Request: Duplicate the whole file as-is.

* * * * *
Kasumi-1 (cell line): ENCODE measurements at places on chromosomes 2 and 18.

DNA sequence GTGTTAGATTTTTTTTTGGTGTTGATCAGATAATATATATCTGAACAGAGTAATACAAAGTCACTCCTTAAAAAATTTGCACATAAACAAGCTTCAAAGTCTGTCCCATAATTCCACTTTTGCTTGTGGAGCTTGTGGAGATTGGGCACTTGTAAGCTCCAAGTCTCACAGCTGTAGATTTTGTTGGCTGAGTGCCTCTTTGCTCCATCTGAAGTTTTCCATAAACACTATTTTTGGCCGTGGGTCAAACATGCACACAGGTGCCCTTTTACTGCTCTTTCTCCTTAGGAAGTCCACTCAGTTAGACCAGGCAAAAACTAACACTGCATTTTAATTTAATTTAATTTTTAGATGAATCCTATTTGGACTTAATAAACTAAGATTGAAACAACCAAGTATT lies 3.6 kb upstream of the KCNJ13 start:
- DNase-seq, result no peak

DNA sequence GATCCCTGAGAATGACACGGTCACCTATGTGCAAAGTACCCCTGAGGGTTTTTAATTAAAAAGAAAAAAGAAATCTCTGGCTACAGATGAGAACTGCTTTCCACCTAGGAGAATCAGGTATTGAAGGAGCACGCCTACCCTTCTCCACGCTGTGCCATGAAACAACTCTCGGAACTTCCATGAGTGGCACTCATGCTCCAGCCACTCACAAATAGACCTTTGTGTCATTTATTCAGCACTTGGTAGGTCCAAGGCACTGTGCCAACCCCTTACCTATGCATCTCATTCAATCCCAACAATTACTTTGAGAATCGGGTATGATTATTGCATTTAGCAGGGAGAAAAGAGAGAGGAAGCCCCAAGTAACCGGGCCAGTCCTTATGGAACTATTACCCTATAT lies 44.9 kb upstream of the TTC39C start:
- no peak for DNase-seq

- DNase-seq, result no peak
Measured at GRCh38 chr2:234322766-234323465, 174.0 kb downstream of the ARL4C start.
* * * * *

Kasumi-1 (cell line): ENCODE measurements at places on chromosomes 2 and 18.

DNA sequence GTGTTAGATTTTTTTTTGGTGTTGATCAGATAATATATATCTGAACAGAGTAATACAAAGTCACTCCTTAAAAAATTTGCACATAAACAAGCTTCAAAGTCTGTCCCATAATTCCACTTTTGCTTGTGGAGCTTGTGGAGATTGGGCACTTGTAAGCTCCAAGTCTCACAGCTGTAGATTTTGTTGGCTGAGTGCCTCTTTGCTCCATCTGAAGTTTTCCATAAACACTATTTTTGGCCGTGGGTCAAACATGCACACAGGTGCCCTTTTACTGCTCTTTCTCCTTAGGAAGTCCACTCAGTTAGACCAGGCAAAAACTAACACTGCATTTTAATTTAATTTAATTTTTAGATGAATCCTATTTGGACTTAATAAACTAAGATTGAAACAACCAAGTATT lies 3.6 kb upstream of the KCNJ13 start:
- DNase-seq, result no peak

DNA sequence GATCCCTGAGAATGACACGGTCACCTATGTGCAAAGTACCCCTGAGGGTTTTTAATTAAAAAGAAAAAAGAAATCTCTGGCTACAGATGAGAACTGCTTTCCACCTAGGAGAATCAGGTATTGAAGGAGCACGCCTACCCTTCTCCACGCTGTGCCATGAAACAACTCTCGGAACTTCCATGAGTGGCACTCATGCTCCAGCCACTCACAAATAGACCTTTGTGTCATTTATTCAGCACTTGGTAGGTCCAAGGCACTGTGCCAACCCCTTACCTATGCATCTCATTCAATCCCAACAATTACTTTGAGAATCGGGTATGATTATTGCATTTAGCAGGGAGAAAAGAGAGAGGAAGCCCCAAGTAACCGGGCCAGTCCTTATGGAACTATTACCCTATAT lies 44.9 kb upstream of the TTC39C start:
- no peak for DNase-seq

- DNase-seq, result no peak
Measured at GRCh38 chr2:234322766-234323465, 174.0 kb downstream of the ARL4C start.